What do we learn from that first 20%? Humans are dependent on magical wards to protect them from dark creatures, known as corelings at night. Those who live in the small towns and outskirts of the cities have primitive technology. Disaster lies only around the corner for them. And finally, humans are as good as enslaved by their fear.

Then Arlen decides to do something about it and the whole book significantly improves from there. He has seen the devastation these beasts can cause but seeks to find a way to fight back. Arlen is the most developed character of the book, followed by Leesha. Unfortunately, Rojer felt like a late and underdeveloped addition. I wanted a little more from him to balance the story out.

I really enjoyed the concept of the magic and the wards to protect, or fight, against the corelings. It’s only a simple one, but it was executed well. There is sufficient development from the fear-ridden society present at the start of the book, both sufficient to pad out the storyline of the Painted Man, but also to lay the foundations for the remainder of the series.

Despite the slow start I will continue with the series. I think there is a lot of potential to explore the vast world constructed in The Painted Man even more, which the second book seems to do.

 

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Blog Tour and Giveaway: A Stain on the Soul – Elizabeth Davies

A Stain on the Soul is the second book in the Caitlyn series by Elizabeth Davies. If you want to read my thoughts about the first book, Three Bloody Pieces, please do and then come right back!

 

Good morning, fellow blog lovers! I hope you are well! As ever, I’ve been looking forward to this blog tour! Who doesn’t love a blog tour?!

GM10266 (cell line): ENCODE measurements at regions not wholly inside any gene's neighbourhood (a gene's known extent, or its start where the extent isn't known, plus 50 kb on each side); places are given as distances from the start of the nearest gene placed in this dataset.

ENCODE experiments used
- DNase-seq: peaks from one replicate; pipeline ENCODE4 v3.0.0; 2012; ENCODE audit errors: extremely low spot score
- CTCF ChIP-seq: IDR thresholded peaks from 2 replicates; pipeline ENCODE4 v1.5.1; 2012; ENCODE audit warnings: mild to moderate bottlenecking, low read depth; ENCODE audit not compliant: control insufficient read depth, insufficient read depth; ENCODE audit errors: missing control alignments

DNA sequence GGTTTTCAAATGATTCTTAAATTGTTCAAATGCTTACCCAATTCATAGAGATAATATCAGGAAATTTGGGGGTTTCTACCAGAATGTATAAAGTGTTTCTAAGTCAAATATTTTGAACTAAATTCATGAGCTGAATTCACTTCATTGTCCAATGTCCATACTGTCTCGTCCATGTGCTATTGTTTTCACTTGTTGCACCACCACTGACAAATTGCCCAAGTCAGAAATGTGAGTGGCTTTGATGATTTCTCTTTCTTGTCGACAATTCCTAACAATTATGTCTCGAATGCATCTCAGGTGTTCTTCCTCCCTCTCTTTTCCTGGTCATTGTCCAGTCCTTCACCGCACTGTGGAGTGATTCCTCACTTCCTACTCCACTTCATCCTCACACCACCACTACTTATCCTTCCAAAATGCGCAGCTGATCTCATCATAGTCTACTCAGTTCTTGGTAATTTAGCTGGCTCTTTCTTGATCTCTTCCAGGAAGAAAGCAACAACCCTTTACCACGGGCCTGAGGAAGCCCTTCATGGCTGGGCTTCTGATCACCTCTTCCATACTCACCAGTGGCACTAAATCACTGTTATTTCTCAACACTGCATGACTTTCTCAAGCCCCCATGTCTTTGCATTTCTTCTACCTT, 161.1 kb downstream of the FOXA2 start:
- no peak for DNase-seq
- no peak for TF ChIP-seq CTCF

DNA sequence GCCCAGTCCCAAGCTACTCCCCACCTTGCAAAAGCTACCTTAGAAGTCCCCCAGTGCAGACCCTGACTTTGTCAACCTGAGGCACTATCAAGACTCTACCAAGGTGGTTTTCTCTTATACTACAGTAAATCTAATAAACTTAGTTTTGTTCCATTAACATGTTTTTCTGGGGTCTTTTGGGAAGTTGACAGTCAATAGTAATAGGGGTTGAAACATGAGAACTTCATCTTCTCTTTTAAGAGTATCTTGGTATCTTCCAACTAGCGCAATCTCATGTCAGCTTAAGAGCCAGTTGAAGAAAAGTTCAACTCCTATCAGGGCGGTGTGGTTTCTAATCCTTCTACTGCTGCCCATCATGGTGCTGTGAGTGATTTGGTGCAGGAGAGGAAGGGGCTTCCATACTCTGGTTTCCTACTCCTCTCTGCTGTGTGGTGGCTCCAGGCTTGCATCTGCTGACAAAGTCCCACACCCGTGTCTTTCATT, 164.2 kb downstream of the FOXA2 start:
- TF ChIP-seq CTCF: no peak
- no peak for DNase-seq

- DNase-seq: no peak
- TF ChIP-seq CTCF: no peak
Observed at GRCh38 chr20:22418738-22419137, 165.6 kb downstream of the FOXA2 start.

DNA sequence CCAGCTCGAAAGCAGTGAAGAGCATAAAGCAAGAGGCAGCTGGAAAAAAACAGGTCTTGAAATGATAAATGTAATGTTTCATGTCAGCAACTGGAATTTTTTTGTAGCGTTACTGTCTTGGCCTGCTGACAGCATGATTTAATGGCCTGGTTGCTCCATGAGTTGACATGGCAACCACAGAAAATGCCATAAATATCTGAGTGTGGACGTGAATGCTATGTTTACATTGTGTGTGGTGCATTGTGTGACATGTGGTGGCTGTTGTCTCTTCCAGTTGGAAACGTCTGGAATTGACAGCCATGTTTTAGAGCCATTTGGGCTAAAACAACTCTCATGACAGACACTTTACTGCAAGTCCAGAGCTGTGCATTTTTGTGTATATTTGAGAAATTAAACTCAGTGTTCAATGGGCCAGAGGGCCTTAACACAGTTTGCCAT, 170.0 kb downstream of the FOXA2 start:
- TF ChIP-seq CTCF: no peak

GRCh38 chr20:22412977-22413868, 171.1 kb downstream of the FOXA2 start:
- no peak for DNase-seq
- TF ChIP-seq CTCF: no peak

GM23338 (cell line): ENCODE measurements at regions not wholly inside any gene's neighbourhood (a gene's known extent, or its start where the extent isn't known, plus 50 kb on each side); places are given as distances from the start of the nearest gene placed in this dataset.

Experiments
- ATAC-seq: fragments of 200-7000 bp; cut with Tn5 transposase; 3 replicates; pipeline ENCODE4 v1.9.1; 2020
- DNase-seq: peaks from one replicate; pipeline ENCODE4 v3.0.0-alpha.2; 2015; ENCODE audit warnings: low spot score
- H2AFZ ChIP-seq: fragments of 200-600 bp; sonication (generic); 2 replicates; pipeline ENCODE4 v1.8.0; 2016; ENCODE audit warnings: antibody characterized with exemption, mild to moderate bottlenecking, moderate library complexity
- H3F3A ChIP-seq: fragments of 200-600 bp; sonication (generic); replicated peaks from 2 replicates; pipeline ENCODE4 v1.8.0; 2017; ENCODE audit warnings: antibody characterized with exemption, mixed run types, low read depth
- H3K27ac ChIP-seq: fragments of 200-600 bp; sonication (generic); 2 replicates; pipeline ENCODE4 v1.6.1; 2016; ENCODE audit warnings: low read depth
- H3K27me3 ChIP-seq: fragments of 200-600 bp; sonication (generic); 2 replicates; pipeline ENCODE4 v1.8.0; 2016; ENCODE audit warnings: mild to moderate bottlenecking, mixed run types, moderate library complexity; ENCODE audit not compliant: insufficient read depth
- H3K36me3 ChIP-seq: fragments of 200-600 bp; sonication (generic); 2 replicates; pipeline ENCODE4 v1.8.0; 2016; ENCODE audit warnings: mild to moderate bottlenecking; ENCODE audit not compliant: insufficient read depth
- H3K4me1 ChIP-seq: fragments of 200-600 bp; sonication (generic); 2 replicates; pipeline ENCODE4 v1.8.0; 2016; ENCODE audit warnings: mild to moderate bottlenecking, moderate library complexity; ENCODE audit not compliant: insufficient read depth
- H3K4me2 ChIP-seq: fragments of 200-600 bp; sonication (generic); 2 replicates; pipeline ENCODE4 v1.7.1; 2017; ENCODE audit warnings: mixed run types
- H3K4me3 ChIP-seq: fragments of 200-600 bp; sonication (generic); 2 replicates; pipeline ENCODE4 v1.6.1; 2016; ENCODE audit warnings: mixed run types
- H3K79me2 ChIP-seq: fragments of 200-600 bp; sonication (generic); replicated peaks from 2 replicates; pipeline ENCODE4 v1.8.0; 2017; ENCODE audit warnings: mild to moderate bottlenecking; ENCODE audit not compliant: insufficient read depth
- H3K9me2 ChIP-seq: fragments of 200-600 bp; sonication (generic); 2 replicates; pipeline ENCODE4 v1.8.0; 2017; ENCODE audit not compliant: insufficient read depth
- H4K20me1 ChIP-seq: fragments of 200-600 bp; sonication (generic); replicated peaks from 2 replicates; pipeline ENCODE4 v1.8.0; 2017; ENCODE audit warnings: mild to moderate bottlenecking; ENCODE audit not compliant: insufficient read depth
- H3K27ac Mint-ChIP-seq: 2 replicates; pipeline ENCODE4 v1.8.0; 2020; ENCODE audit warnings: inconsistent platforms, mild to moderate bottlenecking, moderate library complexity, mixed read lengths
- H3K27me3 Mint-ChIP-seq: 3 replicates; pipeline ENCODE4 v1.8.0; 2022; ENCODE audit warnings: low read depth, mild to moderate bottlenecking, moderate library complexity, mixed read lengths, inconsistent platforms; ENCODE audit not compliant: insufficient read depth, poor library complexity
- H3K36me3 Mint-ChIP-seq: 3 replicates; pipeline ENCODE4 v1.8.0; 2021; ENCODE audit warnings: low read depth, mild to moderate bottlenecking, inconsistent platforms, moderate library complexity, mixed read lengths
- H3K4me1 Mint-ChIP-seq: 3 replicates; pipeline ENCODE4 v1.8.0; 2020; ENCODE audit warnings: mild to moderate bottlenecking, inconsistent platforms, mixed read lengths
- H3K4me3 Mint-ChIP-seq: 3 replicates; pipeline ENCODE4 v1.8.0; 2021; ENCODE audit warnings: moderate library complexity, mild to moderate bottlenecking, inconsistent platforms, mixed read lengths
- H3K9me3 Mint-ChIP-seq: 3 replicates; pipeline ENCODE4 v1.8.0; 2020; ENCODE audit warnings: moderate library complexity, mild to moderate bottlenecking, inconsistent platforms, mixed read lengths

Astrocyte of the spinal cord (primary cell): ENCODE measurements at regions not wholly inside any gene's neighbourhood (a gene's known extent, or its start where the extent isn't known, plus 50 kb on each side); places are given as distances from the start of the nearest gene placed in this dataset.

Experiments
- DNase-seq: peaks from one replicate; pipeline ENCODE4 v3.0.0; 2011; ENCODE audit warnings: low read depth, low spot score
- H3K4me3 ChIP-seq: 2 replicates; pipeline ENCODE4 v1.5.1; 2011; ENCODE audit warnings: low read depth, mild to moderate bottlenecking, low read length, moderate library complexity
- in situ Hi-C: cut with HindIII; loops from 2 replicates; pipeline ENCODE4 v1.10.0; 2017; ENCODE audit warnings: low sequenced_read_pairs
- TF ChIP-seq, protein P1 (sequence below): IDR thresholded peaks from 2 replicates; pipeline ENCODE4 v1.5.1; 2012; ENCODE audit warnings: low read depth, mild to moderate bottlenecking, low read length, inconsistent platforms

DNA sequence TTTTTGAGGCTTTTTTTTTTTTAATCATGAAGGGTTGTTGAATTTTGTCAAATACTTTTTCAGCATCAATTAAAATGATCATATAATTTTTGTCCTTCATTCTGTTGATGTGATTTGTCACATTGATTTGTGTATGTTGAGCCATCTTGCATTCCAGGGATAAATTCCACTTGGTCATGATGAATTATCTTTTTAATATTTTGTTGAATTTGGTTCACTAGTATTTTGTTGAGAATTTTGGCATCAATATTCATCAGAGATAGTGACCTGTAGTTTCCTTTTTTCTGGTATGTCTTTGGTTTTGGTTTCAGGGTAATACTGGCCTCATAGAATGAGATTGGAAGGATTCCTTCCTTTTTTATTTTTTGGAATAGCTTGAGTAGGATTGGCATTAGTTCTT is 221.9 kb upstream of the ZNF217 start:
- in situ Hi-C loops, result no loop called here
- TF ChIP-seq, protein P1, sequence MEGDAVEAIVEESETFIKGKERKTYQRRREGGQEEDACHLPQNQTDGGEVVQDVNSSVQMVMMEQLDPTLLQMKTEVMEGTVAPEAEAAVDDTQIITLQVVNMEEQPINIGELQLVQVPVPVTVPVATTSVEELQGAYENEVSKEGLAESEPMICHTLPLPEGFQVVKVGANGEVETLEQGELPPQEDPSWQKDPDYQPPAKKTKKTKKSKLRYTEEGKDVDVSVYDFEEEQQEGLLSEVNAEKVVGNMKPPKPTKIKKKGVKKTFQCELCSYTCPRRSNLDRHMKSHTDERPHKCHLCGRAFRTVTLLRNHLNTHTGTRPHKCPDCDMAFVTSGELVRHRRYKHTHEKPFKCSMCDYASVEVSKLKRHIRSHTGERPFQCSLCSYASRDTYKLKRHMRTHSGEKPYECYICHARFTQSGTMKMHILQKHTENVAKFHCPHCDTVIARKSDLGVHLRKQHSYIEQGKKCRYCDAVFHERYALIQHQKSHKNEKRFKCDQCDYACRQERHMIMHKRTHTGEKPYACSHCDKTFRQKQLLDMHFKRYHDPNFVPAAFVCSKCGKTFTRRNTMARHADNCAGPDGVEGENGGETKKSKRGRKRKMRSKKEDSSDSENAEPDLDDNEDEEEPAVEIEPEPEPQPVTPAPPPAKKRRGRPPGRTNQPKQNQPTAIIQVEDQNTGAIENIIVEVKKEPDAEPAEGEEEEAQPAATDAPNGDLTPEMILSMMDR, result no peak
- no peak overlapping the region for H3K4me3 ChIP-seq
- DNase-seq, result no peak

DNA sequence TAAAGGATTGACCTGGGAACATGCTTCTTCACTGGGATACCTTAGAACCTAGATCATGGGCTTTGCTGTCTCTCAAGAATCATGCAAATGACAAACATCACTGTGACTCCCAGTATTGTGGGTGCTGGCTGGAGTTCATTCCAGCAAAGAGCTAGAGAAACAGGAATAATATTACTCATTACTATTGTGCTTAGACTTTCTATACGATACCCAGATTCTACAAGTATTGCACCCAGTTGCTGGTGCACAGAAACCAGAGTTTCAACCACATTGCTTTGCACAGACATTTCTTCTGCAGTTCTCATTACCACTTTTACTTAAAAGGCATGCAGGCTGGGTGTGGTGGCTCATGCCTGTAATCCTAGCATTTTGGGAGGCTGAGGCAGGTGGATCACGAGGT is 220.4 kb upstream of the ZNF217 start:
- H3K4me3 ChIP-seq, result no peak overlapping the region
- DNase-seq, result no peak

I’ve recently read A Stain on the Soul in anticipation of the tour; I am even more excited about the series because the THIRD book of the series, Another Kind of Magic, landed in my inbox last night!

A Stain on the Soul has taken everything I enjoyed in Three Bloody Pieces and succeeded in making it better!

 

Pre-Order Link

Goodreads

Resigned to another lifetime of being a witch’s familiar, Caitlyn has found a degree of peace in her role as the Duke of Normandy’s protector and spy.

But that peace is shattered when she returns to her native land only to come face-to-face with her past, and fall in love with a man who she desperately hopes will become her future.

 

My Thoughts…

Caitlyn, our sassy protagonist, is back and better than ever! Enthralled to Arlette, former protégé of Herleva, she is bound to serve and protect her only son, the Duke of Normandy. Raising him almost like her own child, she would happily give her life in exchange for his. In the depths of a political minefield, Caitlyn must be careful procuring other’s secrets whilst guarding her own.

Whilst she doesn’t age, Caitlyn has certainly matured since the first book. Her wild hopes of returning to her former self after the death of Herleva are dead. She is more resigned to her fate… but a small ember of hope remains that the power binding her will weaken. She is no longer the naive young girl she was. Adopting a motherly role has changed her… and for the better, in my opinion.